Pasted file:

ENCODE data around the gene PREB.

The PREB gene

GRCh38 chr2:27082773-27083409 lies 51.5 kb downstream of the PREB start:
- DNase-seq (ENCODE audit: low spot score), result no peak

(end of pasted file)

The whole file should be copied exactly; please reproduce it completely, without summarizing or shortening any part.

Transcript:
ENCODE data around the gene PREB.

The PREB gene

GRCh38 chr2:27082773-27083409 lies 51.5 kb downstream of the PREB start:
- DNase-seq (ENCODE audit: low spot score), result no peak